Three species of Chlamydia cause human disease, including sexually transmitted diseases and pneumonias. Most are susceptible to azithromycin, doxycycline, and some fluoroquinolones.
Chlamydiae are nonmotile, obligate intracellular organisms. Although originally considered viruses because they require a cellular host, they are now known to be bacteria; they contain DNA, RNA, and ribosomes and make their own proteins and nucleic acids. However, because they synthesize most of their own metabolic intermediates, they cannot make their own ATP and thus are energy parasites.
Three species cause human disease:
C. trachomatis has 18 immunologically defined serovars. Serovars A, B, Ba, and C cause trachoma and inclusion conjunctivitis; D through K cause sexually transmitted diseases (STDs) localized to mucosal surfaces; L1, L2, and L3 cause STDs that lead to invasive lymph node disease (lymphogranuloma venereum). In the US, C. trachomatis is the most common bacterial cause of STDs, including nongonococcal urethritis (see Chlamydial, Mycoplasmal, and Ureaplasmal Mucosal Infections) and epididymitis in men; cervicitis, urethritis, and pelvic inflammatory disease in women; and proctitis, lymphogranuloma venereum, and reactive arthritis (Reiter's syndrome) in both sexes. Maternal transmission of C. trachomatis causes neonatal conjunctivitis and pneumonia. The organism is occasionally isolated from the throat in adults but rarely causes symptomatic pharyngitis.
C. pneumoniae can cause pneumonia (especially in children and young adults) that may be clinically indistinguishable from pneumonia caused by Mycoplasma pneumoniae. In some patients with C. pneumoniae, pneumonia, hoarseness, and sore throat may precede coughing, which may be persistent and complicated by bronchospasm. From 6 to 19% of community-acquired pneumonia cases are due to C. pneumoniae, but chlamydial pneumonia is uncommon among children < 5 yr. No seasonal variations in occurrence have been observed. The organism has been found in atheromatous lesions, and infection may be associated with increased risk of coronary artery disease, although proof of a connection has not yet been established.
C. psittaci causes psittacosis. Strains causing human disease are usually transmitted from psittacine birds (eg, parrots), causing a disseminated disease characterized by pneumonitis.
The diagnosis is sometimes made without testing (eg, in men with typical nongonococcal urethritis). However, because many cases are asymptomatic, especially in women, routine testing for genital infection has been recommended and is increasingly common. In cases of urethritis, diagnosis is often made by excluding gonorrhea as a cause or by presuming that both chlamydial infection and gonorrhea are present.
C. trachomatis can be isolated by diagnostic cell culture but is best identified in genital samples using nucleic acid amplification tests (NAATs) such as PCR because these tests are more sensitive than cell culture and have less stringent sample handling requirements. NAATs for genital infection can be done using noninvasively obtained samples, such as urine or vaginal swabs obtained by the patient or clinician. An enzyme-linked immunosorbent assay (ELISA) or a direct immunofluorescent slide test can detect antigens in genital and ocular infections, but both are less sensitive than culture or NAATs. Serologic tests are useful in diagnosing pneumonia in infants and lymphogranuloma venereum.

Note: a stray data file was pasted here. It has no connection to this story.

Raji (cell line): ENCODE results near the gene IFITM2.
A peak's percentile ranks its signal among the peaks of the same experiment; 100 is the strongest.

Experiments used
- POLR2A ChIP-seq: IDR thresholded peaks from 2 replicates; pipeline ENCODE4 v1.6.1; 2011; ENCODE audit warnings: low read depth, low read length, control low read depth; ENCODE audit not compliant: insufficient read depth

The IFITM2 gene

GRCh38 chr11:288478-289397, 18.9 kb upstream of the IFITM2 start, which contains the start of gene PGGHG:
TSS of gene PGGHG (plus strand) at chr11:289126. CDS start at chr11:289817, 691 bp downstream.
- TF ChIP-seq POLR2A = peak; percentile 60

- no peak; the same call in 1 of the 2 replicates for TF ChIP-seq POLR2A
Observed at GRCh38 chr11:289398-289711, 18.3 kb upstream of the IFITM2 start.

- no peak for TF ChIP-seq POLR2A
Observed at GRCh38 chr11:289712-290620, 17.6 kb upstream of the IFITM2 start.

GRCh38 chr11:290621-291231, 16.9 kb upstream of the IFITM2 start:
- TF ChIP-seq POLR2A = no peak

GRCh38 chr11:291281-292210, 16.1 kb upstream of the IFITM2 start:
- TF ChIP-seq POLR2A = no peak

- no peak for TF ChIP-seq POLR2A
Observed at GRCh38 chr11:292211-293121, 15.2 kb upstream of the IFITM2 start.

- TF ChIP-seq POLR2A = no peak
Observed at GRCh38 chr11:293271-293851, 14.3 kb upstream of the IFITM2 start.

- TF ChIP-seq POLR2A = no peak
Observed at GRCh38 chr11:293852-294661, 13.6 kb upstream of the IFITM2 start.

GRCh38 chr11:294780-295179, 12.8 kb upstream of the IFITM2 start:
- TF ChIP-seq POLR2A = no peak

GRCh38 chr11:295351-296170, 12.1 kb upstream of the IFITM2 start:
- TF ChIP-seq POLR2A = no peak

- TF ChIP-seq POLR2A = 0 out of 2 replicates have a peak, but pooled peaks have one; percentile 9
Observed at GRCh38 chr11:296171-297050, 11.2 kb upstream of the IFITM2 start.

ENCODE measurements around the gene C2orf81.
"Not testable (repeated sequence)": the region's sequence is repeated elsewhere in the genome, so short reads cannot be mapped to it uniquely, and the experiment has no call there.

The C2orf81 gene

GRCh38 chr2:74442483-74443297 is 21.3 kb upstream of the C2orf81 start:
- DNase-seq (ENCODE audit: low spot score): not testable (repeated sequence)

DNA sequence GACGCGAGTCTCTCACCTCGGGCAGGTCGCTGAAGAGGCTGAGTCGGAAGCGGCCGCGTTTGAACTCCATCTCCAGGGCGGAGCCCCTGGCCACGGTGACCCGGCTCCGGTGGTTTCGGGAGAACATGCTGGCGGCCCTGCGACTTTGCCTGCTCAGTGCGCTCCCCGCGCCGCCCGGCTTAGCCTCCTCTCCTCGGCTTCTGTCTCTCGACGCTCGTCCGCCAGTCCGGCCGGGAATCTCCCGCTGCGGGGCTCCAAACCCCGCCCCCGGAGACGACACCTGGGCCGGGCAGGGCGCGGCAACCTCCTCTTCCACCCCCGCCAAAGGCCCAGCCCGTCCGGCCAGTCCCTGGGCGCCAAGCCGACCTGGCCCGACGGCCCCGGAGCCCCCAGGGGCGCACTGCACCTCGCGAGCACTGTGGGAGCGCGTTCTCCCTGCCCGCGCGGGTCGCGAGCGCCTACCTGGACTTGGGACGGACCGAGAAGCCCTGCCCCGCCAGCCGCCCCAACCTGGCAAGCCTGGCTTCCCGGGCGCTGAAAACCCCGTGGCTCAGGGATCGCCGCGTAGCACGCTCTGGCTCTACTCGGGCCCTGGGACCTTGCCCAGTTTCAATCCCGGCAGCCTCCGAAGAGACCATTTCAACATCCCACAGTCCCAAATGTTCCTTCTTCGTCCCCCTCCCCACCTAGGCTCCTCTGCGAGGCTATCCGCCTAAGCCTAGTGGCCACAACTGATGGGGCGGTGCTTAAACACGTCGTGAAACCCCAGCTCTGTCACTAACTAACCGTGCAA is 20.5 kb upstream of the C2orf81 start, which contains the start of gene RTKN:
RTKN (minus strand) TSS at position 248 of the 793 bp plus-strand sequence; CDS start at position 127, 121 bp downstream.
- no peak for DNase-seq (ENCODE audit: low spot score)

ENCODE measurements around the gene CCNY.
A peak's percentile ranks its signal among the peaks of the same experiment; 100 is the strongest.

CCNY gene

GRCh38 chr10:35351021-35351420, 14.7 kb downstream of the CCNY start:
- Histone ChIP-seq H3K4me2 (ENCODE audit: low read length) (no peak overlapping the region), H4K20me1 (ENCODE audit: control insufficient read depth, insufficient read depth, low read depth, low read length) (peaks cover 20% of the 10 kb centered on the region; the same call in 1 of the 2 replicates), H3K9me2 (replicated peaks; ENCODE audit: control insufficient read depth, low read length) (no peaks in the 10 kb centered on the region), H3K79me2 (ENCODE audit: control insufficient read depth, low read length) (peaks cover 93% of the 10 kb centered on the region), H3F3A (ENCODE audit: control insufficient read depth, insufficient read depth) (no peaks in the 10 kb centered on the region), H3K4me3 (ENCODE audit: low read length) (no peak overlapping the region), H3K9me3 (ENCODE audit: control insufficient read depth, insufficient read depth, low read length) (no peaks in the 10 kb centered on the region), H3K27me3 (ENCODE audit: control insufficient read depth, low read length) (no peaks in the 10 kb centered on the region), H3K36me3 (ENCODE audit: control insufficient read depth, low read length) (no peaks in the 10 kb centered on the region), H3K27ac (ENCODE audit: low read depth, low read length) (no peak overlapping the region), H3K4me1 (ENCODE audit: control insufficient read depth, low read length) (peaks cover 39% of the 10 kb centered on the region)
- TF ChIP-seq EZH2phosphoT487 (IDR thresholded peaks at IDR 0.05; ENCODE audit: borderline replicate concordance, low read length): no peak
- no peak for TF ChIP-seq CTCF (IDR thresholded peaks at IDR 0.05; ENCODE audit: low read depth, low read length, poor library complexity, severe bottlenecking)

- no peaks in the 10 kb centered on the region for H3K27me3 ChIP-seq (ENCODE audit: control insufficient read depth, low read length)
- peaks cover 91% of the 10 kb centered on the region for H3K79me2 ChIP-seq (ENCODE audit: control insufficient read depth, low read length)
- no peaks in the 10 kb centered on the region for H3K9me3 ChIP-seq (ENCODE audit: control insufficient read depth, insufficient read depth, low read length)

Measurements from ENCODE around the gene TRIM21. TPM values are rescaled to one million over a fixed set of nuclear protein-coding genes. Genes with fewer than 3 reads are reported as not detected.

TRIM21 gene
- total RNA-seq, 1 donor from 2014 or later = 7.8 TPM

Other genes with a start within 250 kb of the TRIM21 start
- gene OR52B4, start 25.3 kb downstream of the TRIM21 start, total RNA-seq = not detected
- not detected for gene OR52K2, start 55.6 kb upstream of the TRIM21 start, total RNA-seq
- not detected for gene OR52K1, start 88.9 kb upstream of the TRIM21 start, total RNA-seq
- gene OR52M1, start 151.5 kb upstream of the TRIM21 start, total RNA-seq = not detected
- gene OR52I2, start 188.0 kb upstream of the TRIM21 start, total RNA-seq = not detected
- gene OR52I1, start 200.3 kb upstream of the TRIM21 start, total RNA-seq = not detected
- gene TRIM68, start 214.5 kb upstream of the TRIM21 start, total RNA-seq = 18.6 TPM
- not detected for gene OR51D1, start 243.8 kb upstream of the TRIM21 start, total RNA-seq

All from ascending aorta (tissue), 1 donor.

A primary clue to diagnosis of C. psittaci infection is close contact with birds, typically parrots or parakeets.
Because chlamydial genital infection is so common and often causes mild or nonspecific symptoms (particularly in women), routine screening of asymptomatic people at high risk of STDs is recommended. People who should be screened include
(See also the US Preventive Services Task Force's summary of recommendations regarding screening for chlamydial infection.)
Uncomplicated lower genital tract infection is typically treated with a single dose of azithromycin (1 g po) or with a 7-day regimen of doxycycline (100 mg po bid) or some fluoroquinolones (eg, levofloxacin 500 mg po once/day). Treatment of presumed chlamydial infection is routine when gonorrhea is present (see Gonorrhea). Pelvic inflammatory disease, lymphogranuloma venereum, or epididymitis is usually treated for 2 wk.
Specific infections are discussed elsewhere in The Manual: Psittacosis and C. pneumoniae pneumonia on see Etiology, lymphogranuloma venereum and urethritis on see Lymphogranuloma Venereum (LGV), epididymitis on see Epididymitis, reactive arthritis on see Reactive Arthritis, neonatal conjunctivitis and neonatal pneumonia on see Neonatal Conjunctivitis and see Neonatal Pneumonia, and trachoma and inclusion conjunctivitis on see Trachoma.
Last full review/revision December 2009 by Byron E. Batteiger, MD
Content last modified May 2013